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Nosocomial Outbreak of Klebsiella Infection Resistant to Late-Generation Cephalosporins

Kenneth S. Meyer, MD; Carl Urban, PhD; Janet A. Eagan, BS, RN; Barbara J. Berger, MD; and James J. Rahal, MD
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From The New York Hospital Medical Center of Queens (formerly Booth Memorial Medical Center), Flushing, New York; New York University School of Medicine, New York, New York; Albert Einstein College of Medicine, Bronx, New York. Requests for Reprints: James J. Rahal, MD, The New York Hospital Medical Center of Queens, 56-45 Main Street, Flushing, NY 11355. Acknowledgments: The authors thank Arleen Millette Purr for manuscript preparation. Grant Support: By the BMA Medical Foundation, Inc.

Copyright 2004 by the American College of Physicians

Ann Intern Med. 1993;119(5):353-358. doi:10.7326/0003-4819-119-5-199309010-00001
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Objective: To describe the epidemiology, antimicrobial susceptibility, and control of widespread ceftazidime-resistant Klebsiella pneumoniae infections in a North American hospital and circumstances that led to delayed detection.

Design: A 2-year epidemiologic, microbiologic, and clinical cohort study.

Setting: A 487-bed general hospital in New York City.

Patients and Clinical Isolates: Patient records were reviewed retrospectively and prospectively. Isolates were obtained from the Clinical Microbiology Laboratory.

Results: Four hundred thirty-two isolates of ceftazidime-resistant Klebsiella pneumoniae were recovered during a 19-month study period. The peak incidence reached 17.3% of all Klebsiella isolates. One hundred fifty-five patients were colonized or infected, representing more than 70 per 1000 average daily census. Infections occurred in 39% of patients from whom ceftazidime-resistant Klebsiella was isolated. These included 14 bacteremias and 17 pulmonary infections among 52 infected patients. The outbreak coincided with increasing use of ceftazidime therapy for multiresistant Acinetobacter infections. Reduction in ceftazidime use and barrier precautions markedly reduced the incidence of colonization and infection. Ceftriaxone, ceftizoxime, cefotaxime, and cephamycins were inhibitory, but not bactericidal, against ceftazidime-resistant Klebsiella and appeared effective by routine disc diffusion tests. In contrast, imipenem provided consistent bactericidal activity. Preliminary studies indicated that the outbreak was caused by one or more plasmid-mediated lactamases.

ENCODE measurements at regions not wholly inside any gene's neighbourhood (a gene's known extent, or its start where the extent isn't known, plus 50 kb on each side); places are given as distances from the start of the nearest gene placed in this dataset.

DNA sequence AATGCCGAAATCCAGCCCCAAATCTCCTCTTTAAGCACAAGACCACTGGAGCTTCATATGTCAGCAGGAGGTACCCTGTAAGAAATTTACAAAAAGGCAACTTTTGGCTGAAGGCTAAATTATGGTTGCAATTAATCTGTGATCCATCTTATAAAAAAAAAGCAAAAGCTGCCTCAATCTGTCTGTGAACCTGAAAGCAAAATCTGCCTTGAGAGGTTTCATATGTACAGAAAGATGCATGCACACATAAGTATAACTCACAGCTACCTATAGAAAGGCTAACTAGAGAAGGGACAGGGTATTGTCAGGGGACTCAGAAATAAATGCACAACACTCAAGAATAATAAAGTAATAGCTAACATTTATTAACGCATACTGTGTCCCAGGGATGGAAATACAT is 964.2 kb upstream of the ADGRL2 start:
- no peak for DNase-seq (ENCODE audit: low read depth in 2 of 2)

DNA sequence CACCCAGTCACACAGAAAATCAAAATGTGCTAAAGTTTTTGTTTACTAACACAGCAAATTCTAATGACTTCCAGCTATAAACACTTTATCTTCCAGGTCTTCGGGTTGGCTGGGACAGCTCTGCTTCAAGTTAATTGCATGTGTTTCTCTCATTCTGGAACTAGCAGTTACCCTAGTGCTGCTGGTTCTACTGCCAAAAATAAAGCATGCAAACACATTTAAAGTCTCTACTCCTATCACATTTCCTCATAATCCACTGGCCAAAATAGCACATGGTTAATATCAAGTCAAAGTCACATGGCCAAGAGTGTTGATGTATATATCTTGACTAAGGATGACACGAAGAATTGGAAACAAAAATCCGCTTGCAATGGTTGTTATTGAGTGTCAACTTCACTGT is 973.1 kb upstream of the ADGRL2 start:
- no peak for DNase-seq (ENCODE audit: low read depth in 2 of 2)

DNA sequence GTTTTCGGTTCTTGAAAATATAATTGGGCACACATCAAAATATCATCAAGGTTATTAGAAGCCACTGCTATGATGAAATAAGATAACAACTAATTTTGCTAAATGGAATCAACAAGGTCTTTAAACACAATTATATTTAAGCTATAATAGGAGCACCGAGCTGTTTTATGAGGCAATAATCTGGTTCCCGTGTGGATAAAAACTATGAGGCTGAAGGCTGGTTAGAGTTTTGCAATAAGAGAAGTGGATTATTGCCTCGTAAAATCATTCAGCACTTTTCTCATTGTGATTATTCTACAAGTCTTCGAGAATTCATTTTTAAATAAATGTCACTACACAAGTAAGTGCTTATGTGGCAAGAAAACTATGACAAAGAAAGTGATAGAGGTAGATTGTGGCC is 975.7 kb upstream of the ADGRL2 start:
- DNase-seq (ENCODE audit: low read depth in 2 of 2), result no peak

Conclusions: Nosocomial ceftazidime-resistant Klebsiella pneumoniae may be resistant to the bactericidal activity of all cephalosporins and cephamycins. Such isolates appear susceptible to cephalosporins other than ceftazidime by routine disc diffusion testing. Ineffective therapy, delayed detection of resistance, and epidemic spread are potential consequences. Imipenem provides consistent bactericidal activity. Ceftazidime restriction and barrier precautions for colonized and infected patients are effective control measures.


Grahic Jump Location
Figure 1.
Incidence of ceftazidime-resistant Klebsiella pneumoniae.Klebsiella pneumoniae

Incidence rate of patients colonized with ceftazidime-resistant from September 1989 to October 1990.

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Grahic Jump Location
Figure 2.
Use of restricted antibiotics.

Number of patients for whom ceftazidime, imipenem/cilastatin, or ceftriaxone was approved from January 1988 to April 1990.

Grahic Jump Location




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